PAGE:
Why Congress Should Fully Fund Its Watchdog

An extra $76 million in funding for GAO could yield $7 billion in savings based on recent performance

The lame-duck session is underway. As the clock winds down on the 116th Congress, lawmakers have a busy agenda for its final weeks–from considering a new emergency spending bill to NDAA and a December 11th deadline to pass a new funding measure. 

Avoiding a government shutdown will require Congress to reconcile its spending bills or pass a continuing resolution to punt those decisions into 2021. 

Everyone concerned about the federal government’s deteriorating fiscal condition should pay attention to an often overlooked line item in Congress’s budget: funding for the U.S. Government Accountability Office

GAO is Congress’s watchdog. Comptroller General Gene Dodaro asked Congress for $706 million for the new fiscal year. That would be an increase of $76 million over last year, or a boost of about 12 percent. That proposed budget would fund 3,250 “full time equivalents,” including auditors and experts who do yeoman’s work studying federal programs and advising Congress and the public. 

Facing constrained budgets, Congressional Appropriators are unlikely to fully fund the Comptroller General’s request. The Senate Appropriations Committee’s funding bill for the Legislative Branch includes just $650 million for GAO. The House Appropriations Committee’s bill would provide $664 million.

Facing trillion dollar deficits and an ongoing global pandemic, one might assume that an extra $76 million for government auditors and analysts is a luxury that Congress can’t afford in 2020. But if history is any guide, the extra millions invested in GAO would be some of the best tax dollars that Congress will spend in the coming year. 

Over the past 21 years, GAO’s work has resulted in more than $1.1 trillion in financial benefits for the government and over 25,000 other improvements. That means that every dollar spent on GAO results in a large return-on-investment for dollars saved by the Treasury. Last year, GAO reportedly saved $338 dollars for every dollar invested in its budget. Over the past 21 years, GAO’s lowest ROI in terms of taxpayer savings was $57.  For every year since 2012, GAO’s self-reported ROI has been greater than $100 to $1.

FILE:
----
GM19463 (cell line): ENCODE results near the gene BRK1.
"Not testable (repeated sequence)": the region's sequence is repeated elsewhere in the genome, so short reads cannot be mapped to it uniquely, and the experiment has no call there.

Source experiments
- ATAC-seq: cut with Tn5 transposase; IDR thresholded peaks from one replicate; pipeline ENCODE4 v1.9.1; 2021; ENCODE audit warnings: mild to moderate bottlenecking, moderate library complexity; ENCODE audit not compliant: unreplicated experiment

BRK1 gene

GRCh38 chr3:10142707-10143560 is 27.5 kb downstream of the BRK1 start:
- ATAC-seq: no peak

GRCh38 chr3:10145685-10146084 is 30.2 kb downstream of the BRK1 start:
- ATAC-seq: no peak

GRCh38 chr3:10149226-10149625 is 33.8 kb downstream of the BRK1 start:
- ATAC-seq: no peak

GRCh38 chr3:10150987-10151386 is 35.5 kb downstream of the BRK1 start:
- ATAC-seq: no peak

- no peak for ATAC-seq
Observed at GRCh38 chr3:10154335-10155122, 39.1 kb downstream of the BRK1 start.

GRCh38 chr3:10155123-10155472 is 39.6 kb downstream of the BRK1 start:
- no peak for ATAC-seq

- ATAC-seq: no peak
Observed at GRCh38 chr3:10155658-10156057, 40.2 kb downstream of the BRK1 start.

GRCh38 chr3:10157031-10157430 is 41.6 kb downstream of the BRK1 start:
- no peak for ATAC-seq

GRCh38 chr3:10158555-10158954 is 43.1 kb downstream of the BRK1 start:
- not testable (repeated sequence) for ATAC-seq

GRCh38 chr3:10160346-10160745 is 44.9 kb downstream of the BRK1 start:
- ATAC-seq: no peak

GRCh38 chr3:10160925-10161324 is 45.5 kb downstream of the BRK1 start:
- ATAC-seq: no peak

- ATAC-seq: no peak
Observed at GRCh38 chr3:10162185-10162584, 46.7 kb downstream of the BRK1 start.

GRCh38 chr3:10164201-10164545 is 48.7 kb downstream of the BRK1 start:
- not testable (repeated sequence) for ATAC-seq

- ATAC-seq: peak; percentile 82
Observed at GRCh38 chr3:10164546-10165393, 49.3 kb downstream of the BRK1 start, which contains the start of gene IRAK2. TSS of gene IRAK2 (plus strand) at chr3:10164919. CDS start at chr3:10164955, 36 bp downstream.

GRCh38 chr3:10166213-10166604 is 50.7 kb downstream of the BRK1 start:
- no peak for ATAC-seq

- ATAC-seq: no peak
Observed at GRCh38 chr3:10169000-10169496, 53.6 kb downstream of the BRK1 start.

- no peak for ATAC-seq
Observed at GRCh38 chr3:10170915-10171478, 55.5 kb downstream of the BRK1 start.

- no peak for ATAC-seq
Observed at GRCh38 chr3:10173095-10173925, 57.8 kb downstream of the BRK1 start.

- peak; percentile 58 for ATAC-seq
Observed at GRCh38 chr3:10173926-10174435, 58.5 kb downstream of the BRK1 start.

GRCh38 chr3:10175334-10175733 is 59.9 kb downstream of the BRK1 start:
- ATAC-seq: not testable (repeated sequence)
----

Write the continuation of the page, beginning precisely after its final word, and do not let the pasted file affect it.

Based on this recent track record, fully funding GAO’s budget request could result in an extra $7.6 billion in savings next year and perhaps much more. 

For background on this data and GAO’s ROI analysis, please check out my recent report for Lincoln Network, which presents my analysis of GAO’s annual ‘performance and accountability reports’ since FY1999.  Here are a few of the report’s key findings:

  • Over that 21 year period, GAO’s work related to the Department of Defense and the Department of Health and Human Services (HHS) yielded the most financial benefits ($275 billion and $128 billion, respectively). Much of these savings are due to large defense acquisition programs and curbing improper payments.
  • Since 2011, GAO’s congressionally mandated annual reports examining duplication across federal programs have yielded a total of $429 billion in savings.
  • GAO reports that the four-year implementation rate of its recommendations was 77% as of 2019, which is generally consistent with prior years. The cost to the government of unimplemented or slowly implemented recommendations is unknown.

To be clear, it’s unknown what the exact marginal savings in terms of ROI would be generated by additional appropriations for GAO. For example, based on my research, new funding for GAO would be most efficiently invested in oversight of DOD and the HHS Department or used to track duplication or improper payments. As I discuss in the report, Congress should leverage GAO’s work and return-on-investment.

What’s promising about the Comptroller General’s budget request is that he promised to focus new funding on growing the Science, Technology Assessment, and Analytics team. Lincoln’s Head of Policy Zach Graves explained why we should be investing in the STAA in Congressional testimony in March.

Saving money by not fully funding the Government Accountability Office would be penny wise and pound foolish. Funds invested in these watchdogs are one of the best investments Congress makes.

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